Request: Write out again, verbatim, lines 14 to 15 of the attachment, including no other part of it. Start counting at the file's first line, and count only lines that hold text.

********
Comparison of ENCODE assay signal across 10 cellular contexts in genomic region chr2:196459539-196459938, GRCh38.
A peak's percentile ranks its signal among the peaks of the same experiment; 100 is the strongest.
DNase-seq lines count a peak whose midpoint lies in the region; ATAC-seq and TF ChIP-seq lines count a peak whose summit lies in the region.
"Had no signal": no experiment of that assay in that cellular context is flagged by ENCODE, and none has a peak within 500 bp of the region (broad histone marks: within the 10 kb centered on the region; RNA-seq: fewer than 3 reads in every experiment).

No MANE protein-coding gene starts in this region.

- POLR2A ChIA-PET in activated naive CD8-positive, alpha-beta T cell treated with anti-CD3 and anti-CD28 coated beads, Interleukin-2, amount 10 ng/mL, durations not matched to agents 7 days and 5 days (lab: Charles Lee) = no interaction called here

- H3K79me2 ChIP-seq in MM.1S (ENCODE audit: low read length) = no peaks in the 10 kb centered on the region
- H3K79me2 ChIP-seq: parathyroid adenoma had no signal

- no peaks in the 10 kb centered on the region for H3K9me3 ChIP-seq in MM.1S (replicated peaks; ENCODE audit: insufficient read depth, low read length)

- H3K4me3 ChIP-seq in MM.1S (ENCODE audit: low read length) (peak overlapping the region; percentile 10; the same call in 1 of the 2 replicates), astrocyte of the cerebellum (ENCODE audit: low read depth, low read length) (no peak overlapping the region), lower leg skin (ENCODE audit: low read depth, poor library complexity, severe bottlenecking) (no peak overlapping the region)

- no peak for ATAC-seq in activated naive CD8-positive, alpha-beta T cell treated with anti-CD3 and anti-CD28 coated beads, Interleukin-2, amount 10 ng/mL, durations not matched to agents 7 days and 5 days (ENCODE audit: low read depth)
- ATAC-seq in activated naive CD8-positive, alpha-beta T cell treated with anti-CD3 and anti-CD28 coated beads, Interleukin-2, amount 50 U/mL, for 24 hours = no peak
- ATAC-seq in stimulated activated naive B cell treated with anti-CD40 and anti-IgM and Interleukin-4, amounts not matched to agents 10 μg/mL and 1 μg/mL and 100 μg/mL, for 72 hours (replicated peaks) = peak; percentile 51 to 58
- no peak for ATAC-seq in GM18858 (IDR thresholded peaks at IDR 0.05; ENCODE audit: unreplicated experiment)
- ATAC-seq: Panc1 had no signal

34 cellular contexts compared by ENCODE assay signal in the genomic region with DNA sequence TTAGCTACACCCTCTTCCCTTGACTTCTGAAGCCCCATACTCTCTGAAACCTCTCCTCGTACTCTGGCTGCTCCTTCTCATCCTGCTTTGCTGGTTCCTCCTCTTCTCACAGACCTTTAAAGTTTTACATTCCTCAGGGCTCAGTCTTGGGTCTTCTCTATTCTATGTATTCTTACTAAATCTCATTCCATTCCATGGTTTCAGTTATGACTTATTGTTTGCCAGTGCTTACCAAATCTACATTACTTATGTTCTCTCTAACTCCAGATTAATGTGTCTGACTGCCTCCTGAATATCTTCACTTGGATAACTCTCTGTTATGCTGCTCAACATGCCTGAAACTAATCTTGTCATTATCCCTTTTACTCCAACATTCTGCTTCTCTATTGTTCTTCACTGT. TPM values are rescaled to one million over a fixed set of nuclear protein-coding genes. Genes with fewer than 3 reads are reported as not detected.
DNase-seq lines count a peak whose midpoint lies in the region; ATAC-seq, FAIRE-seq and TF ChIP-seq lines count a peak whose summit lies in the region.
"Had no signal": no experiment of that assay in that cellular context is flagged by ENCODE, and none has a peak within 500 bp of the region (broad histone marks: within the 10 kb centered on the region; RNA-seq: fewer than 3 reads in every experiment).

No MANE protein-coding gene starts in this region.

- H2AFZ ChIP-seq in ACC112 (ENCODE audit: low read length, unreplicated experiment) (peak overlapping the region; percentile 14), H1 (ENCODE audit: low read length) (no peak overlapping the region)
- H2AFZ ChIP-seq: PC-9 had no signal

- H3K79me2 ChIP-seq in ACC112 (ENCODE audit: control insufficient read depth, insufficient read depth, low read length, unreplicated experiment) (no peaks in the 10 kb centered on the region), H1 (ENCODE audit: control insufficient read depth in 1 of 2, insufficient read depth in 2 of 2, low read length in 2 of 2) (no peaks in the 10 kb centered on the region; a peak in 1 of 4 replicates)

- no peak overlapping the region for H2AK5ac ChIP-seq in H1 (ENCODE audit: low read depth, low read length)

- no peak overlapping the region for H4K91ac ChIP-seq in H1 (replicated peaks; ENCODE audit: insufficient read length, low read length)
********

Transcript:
- no peak for ATAC-seq in GM18858 (IDR thresholded peaks at IDR 0.05; ENCODE audit: unreplicated experiment)
- ATAC-seq: Panc1 had no signal